When it comes to vaccines, there’s a lot of misinformation out there. As a parent, you want the best for your child, but it can be difficult to know what to do or where to turn. The bottom line is this: Vaccines work. They’re safe, and they prevent millions of illnesses and deaths around the world.
The current vaccine schedule used in the United States comes from the Centers for Disease Control and Prevention (CDC), through their Advisory Committee on Immunization Practices.
Dr. Smita Tandon and the pediatric specialists at Dr 2 Kids specialize in childhood vaccinations. They advise their patients that routine immunizations are perhaps the most important preventive care service that any parent can provide for their children. Even during COVID-19 and physical distancing, CDC, AAP, and all your doctors still recommend getting your child's vaccines on time. The team at Dr 2 Kids has implemented procedures to keep you and your child as safe as possible during your visit.
In this guide, we cover the importance of vaccinations and what the vaccine schedule is so you can take an active role in keeping your child’s health on track.
The absence of widespread childhood diseases in the United States is something that’s taken for granted by many today. Yet, as little as 100 years ago, infectious diseases, such as polio, crippled or killed many children. As the average life expectancy increased, it wasn’t due to people living longer as much as it was that fewer children were dying in their earliest years.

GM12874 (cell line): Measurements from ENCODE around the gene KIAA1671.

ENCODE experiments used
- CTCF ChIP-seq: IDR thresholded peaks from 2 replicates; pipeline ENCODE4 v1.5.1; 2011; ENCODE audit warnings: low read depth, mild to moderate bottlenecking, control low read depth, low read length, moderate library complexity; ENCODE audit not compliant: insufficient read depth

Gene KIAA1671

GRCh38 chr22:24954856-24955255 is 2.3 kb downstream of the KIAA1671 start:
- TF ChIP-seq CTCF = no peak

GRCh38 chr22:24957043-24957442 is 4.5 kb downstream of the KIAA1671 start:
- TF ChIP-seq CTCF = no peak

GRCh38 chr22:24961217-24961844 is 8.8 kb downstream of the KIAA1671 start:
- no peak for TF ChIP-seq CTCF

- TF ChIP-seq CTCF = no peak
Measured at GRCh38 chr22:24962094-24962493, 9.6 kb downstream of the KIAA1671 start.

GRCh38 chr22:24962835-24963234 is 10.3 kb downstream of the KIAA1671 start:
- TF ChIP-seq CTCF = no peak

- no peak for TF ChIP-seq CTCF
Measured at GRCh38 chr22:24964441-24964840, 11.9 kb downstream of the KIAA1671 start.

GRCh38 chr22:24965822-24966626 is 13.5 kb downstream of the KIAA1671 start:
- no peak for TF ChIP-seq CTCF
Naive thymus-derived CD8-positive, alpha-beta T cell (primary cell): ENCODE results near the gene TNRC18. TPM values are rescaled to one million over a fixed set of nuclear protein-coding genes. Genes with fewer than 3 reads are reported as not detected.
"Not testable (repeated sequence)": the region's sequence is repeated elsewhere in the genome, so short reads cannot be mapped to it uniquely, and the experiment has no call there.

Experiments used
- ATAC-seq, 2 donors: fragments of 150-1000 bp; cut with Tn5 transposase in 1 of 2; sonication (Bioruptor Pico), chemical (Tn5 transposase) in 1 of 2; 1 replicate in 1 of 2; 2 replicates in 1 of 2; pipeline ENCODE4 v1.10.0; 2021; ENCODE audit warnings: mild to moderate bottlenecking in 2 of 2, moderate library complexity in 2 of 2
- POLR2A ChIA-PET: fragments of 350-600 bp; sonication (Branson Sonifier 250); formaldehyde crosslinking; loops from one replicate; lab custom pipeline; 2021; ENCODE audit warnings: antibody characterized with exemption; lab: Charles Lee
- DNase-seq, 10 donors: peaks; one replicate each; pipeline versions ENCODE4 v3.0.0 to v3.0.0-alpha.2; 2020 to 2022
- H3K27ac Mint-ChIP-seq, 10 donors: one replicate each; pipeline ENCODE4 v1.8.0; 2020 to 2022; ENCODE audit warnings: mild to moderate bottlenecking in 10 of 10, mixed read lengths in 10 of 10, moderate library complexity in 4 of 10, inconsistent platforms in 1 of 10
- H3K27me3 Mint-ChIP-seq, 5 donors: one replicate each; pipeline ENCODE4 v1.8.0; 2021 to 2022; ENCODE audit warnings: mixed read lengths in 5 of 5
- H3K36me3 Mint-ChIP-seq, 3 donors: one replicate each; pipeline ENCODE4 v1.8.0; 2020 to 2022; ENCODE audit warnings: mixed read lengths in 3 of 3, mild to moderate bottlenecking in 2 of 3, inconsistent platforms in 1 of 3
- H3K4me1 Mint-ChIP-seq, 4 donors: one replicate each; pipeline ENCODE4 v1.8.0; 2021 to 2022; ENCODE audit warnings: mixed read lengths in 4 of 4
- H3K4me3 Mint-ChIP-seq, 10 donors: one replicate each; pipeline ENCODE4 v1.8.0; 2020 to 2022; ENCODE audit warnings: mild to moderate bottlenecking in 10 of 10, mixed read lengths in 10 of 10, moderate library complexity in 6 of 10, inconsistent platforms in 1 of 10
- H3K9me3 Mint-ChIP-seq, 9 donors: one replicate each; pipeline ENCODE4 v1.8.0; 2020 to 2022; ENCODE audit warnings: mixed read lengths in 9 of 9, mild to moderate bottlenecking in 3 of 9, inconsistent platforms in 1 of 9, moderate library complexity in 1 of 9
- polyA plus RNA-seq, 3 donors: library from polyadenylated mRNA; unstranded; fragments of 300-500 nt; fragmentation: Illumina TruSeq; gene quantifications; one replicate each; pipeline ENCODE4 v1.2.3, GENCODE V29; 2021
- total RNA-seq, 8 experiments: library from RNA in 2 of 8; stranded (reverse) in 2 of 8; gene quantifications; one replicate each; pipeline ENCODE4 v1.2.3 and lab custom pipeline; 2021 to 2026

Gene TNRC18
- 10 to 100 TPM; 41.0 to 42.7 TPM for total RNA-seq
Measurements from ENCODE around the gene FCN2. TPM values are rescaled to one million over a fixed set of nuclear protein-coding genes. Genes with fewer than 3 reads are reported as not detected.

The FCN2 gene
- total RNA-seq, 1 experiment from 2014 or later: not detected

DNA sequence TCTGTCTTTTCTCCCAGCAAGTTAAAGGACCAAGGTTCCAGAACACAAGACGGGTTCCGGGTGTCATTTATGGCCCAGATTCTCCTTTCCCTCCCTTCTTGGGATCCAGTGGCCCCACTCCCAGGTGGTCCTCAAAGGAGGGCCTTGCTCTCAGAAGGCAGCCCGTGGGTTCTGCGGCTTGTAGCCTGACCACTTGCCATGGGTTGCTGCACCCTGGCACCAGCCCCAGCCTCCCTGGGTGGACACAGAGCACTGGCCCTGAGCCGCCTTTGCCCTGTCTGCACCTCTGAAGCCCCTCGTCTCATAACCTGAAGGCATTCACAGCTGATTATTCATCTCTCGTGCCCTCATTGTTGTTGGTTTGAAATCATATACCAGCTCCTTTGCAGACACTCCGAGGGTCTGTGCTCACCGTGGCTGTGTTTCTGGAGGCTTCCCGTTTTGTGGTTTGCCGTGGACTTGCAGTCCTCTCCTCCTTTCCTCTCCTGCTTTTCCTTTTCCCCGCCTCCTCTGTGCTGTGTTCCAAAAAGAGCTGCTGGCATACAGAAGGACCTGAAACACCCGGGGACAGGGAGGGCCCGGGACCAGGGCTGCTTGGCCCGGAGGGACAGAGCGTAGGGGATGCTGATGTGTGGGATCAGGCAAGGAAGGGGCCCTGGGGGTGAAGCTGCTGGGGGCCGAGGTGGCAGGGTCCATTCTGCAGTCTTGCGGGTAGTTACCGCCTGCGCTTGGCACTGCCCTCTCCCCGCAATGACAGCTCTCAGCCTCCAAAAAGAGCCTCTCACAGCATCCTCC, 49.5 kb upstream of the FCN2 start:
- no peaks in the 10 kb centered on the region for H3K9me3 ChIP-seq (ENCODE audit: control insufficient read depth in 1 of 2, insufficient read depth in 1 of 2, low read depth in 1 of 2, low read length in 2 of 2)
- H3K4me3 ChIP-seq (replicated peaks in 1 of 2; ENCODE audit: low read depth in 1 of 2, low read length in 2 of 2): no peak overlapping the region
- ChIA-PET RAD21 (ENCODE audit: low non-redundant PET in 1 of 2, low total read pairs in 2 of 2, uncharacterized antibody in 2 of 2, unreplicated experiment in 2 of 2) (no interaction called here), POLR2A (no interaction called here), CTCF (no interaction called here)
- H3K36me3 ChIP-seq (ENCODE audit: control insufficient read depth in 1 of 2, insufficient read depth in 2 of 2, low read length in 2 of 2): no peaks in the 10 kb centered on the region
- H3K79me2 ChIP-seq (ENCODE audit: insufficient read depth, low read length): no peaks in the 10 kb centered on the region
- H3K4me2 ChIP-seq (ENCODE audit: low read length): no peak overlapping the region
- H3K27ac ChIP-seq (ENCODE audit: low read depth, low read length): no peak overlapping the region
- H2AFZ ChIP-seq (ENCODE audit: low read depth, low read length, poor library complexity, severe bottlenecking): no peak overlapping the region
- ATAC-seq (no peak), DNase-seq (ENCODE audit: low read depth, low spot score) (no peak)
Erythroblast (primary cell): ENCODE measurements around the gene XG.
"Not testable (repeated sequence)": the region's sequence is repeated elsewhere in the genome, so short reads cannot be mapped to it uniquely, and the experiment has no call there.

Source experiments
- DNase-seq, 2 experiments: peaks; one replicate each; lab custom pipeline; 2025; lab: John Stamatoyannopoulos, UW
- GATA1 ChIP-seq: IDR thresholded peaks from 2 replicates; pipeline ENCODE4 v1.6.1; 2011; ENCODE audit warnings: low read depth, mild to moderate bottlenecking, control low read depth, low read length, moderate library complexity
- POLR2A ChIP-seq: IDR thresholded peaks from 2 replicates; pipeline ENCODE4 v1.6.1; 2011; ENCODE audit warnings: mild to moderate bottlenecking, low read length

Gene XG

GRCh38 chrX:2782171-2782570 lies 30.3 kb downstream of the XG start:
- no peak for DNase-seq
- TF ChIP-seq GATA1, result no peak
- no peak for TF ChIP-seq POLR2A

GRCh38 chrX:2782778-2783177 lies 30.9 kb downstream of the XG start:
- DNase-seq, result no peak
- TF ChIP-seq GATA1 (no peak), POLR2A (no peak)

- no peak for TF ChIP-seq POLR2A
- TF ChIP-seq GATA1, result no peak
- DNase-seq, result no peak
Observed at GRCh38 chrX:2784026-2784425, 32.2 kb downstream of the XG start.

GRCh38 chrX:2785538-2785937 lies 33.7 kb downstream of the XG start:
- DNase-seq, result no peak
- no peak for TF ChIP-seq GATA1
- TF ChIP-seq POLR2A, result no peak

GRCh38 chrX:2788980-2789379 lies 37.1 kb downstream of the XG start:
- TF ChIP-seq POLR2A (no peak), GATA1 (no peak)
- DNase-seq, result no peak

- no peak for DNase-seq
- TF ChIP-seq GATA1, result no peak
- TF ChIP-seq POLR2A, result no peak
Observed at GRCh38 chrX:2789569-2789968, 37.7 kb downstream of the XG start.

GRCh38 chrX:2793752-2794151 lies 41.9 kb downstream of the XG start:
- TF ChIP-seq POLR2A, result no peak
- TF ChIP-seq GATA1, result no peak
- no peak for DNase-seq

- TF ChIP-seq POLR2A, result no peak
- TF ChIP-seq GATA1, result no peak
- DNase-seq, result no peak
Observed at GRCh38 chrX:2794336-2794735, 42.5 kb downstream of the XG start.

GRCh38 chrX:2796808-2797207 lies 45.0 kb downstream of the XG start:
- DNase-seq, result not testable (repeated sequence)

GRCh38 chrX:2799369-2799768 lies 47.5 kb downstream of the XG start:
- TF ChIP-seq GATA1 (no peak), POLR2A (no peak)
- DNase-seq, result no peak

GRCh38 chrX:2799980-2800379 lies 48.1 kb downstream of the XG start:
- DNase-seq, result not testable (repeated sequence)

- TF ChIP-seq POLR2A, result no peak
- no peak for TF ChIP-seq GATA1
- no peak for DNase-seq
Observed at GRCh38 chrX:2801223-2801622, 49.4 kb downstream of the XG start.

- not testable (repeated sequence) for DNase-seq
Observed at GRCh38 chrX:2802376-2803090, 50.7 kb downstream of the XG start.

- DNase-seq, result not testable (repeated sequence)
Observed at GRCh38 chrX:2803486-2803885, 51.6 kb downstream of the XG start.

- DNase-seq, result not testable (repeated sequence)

Survivors of a particular infectious disease carry antibodies that naturally protect them from getting sick again from the same disease. This demonstrates that your body can “learn” about disease mechanisms and guard against them in the future. This is the guiding principle behind immunizations.
When you’re exposed to an inactive version of an infectious disease, your body follows this same learning process and develops defenses against active versions. It’s that simple. For some diseases, a child may only need a single vaccine dose, while other diseases may require several doses to build up an immunity.
There’s not a single vaccine schedule, but rather three, and they cover your child from birth to adulthood. The age ranges for the schedules are:
Each schedule also has recommendations for various circumstances. For instance, there are vaccines recommended for everyone on certain timelines. Additionally, there are recommendations for children who miss certain vaccinations so they can catch up on immunization protection.
Some children may have elevated risks for certain diseases due to their health or lifestyles, and additional vaccines could help them avoid infection. There are even optional vaccines for children who are not at risk, but whose parents want extra protection.
The CDC provides an easy-to-read immunization schedule as well as more in-depth information about vaccines. Perhaps the best way to stay on top of your child’s vaccination schedule is through regular appointments with Smita Tandon, MD.
The CDC adds new vaccines to its recommendations from time to time, so Dr. Tandon and her team will help you stay on top of the changing immunization scene. To get the vaccines your child needs or to set up a schedule, book an appointment online or over the phone with the practice of Smita Tandon, MD, today.